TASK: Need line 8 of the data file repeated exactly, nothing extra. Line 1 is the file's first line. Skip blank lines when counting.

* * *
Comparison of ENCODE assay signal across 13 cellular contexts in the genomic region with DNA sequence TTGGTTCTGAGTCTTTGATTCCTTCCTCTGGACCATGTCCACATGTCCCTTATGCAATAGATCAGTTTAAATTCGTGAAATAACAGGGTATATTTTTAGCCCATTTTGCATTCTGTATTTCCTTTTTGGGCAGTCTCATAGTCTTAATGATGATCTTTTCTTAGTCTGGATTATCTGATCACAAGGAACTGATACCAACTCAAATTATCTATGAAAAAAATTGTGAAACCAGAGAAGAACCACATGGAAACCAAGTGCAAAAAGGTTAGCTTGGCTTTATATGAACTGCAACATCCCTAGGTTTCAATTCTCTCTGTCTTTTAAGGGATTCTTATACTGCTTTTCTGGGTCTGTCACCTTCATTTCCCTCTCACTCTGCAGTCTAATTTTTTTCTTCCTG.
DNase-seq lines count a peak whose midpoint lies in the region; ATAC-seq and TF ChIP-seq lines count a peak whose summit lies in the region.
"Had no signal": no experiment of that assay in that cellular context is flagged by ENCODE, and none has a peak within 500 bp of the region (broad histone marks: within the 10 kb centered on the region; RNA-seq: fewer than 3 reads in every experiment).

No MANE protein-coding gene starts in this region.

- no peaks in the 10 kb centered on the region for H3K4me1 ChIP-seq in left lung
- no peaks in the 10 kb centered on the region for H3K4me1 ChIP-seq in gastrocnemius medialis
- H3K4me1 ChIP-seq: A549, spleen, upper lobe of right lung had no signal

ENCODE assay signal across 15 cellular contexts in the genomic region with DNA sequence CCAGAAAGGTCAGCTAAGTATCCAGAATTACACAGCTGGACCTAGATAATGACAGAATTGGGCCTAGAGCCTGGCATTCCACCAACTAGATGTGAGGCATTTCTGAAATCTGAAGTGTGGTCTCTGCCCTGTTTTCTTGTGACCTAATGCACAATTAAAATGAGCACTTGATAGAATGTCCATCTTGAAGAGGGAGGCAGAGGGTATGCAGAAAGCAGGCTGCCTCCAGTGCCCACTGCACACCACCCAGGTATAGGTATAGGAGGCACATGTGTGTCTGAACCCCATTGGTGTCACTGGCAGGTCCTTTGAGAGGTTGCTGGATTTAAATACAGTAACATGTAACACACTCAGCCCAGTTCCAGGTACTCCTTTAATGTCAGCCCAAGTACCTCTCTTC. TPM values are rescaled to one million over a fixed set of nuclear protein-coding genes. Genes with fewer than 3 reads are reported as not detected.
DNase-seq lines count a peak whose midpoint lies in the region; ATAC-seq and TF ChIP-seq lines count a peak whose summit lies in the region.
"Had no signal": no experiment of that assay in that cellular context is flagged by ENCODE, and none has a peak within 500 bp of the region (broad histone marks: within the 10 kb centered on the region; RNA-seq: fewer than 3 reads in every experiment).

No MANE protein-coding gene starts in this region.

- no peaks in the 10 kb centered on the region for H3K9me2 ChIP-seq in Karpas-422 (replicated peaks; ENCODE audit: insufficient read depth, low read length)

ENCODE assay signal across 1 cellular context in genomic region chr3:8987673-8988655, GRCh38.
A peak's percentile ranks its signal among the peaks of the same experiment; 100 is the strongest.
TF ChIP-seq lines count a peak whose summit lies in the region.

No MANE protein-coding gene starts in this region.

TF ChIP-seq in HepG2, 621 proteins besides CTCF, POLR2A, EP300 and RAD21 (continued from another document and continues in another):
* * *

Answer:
ENCODE assay signal across 15 cellular contexts in the genomic region with DNA sequence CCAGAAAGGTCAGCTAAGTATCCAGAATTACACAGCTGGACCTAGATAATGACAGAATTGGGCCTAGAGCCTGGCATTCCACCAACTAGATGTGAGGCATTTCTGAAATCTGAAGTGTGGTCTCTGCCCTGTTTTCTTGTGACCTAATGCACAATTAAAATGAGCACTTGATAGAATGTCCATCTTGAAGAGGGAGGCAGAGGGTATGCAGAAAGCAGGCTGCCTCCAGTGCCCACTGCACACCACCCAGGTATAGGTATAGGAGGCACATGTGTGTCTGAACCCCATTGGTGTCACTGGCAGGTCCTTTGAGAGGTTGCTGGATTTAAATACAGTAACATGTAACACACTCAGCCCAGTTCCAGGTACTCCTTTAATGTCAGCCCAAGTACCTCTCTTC. TPM values are rescaled to one million over a fixed set of nuclear protein-coding genes. Genes with fewer than 3 reads are reported as not detected.